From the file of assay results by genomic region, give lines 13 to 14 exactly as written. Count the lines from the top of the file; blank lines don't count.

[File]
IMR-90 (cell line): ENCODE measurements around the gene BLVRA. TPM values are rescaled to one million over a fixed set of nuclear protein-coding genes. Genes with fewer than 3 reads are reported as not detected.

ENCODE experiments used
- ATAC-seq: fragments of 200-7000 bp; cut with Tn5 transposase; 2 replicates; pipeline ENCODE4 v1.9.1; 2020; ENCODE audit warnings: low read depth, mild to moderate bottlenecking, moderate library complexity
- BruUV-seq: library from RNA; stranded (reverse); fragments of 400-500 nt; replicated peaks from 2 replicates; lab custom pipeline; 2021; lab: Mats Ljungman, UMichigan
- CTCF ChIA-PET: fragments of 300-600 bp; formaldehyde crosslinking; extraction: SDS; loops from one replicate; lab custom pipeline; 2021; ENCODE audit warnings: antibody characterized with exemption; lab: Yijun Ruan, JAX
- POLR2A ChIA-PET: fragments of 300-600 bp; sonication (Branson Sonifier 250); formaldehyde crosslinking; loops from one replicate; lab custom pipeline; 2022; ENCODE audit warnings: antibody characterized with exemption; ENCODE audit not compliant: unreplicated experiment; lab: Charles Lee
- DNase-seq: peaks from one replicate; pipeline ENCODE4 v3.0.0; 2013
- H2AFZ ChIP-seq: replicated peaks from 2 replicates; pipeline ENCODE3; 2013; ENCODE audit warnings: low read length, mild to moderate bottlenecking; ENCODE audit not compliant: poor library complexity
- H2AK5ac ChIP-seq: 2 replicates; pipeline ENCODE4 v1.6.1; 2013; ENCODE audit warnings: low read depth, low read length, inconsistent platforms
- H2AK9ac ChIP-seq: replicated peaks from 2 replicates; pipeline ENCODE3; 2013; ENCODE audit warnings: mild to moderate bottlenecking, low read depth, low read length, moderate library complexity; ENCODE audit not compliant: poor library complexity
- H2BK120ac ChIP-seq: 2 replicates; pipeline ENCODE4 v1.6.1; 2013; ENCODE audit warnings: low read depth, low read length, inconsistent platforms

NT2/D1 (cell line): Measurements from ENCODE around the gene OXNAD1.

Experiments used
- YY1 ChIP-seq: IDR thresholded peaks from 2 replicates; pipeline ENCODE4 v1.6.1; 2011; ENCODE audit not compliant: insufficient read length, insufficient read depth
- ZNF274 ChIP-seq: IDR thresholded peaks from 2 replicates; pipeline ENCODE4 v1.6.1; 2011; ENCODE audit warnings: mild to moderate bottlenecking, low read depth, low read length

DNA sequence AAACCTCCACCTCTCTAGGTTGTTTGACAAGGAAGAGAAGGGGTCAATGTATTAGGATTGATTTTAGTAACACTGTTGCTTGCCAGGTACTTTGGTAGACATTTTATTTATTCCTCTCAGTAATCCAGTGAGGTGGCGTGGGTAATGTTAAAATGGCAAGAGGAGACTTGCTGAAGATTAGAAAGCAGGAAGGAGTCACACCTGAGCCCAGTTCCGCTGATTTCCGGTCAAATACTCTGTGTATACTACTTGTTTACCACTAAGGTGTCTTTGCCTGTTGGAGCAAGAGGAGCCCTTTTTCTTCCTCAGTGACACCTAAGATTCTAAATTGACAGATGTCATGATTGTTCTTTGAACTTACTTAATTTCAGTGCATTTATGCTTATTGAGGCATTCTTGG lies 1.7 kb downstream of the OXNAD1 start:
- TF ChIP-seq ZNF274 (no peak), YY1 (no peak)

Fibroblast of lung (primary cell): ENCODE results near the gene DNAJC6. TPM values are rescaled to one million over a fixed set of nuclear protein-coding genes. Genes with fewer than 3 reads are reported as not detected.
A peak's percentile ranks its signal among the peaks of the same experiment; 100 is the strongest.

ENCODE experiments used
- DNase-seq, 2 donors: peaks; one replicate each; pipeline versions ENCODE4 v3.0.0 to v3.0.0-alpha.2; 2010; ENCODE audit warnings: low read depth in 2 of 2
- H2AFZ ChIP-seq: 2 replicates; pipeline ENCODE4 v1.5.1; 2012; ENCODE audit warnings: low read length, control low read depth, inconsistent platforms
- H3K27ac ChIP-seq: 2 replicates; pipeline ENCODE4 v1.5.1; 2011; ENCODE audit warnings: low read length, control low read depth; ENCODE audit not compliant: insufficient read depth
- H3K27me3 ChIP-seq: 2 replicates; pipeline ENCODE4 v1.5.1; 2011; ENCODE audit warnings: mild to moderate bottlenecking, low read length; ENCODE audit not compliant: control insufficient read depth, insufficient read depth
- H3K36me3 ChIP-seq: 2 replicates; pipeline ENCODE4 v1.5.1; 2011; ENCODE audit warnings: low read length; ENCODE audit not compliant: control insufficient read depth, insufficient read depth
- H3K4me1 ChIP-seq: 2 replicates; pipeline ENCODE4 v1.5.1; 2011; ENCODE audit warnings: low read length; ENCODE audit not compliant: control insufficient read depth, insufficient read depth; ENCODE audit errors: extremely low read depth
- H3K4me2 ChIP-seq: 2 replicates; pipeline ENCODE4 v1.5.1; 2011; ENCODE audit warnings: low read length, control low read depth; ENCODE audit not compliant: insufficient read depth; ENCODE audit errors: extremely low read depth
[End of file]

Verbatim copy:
Experiments used
- YY1 ChIP-seq: IDR thresholded peaks from 2 replicates; pipeline ENCODE4 v1.6.1; 2011; ENCODE audit not compliant: insufficient read length, insufficient read depth